South Station commuter rail accident unreported
Train hit safety stop but incident compared to fatal NJ crash
A PREVIOUSLY UNREPORTED incident in which a commuter rail train that struck a bumper at South Station was similar to an accident in Hoboken, NJ, earlier in the fall that killed one person and injured 100 more, said the MBTA’s top safety official.
Ronald Nickle, the T’s chief safety officer, said had the train been going faster than 6 mph when it hit the “bunter” designed to stop slow-forward motion, it could have triggered similar destruction as that New Jersey accident rather than just cause damage to the train and railroad ties.
“If that train had struck at a higher speed and gone over 10 mph, it would have torn out the bunter system,” Nickle told the Fiscal and Management Control Board during a safety update. “When I inspected the location, there is a column that’s within about 20 feet from that position, so if you had a train that compromised that, that would cause a similar type of event.”
Nickle said the bunters had been examined prior to the incident but after federal officials recommended transit agencies examine the systems in the wake of the Sept. 29 Hoboken accident.
The revelation of the incident, which came as a surprise to board members, was part of a larger safety update. Nickle said the accident was proof of the necessity of the Positive Train Control the MBTA is installing under a federal mandate by the end of 2018.
The train control system, which will cost $460 million with most of it paid in the form of a loan from the federal government, is designed to prevent collisions and derailments mainly by controlling the speed of the train through signal connections while still allowing operators to drive the locomotive with the safeguards in place.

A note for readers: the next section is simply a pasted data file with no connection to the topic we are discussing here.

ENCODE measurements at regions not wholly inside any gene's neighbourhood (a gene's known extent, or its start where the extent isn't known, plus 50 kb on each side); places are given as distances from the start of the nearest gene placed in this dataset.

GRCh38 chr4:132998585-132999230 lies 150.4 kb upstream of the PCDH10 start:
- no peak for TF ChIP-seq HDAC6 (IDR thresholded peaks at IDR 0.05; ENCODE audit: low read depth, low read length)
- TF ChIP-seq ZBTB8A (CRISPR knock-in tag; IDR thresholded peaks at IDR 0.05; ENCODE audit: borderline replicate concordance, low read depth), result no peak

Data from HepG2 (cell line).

“I believe this incident justifies looking at [positive control] system to see if we can incorporate an engineering design to limit this type of incident from happening,” Nickle said.
Nickle also said the number of train collisions and derailments in the subway system is steadily declining. He said in 2015, there was just under one derailment per “revenue mile,” the number of miles the T’s vehicles travel with passengers on-board. So far this year, the number of derailments has dropped slightly to .83 derailments per million revenue miles. The T averages more than 100 million revenue miles a year.
Nickle, in response to a question from board member Steven Poftak, said the data only includes derailments during service, not those that occur when a vehicle is not carrying passengers, so the number is higher.
Nickle also said bus collisions have remained steady, though the winter of 2014-2015 created a spike because of hazardous road conditions and impassable streets. But he hailed the T’s safety records given the type of streets drivers must traverse in the city’s neighborhoods.“We run through very, very tight streets,” he said. “Ours is one of the most challenging environments for buses.”
“I wish I had a better grasp of timing of the incidents,” he said.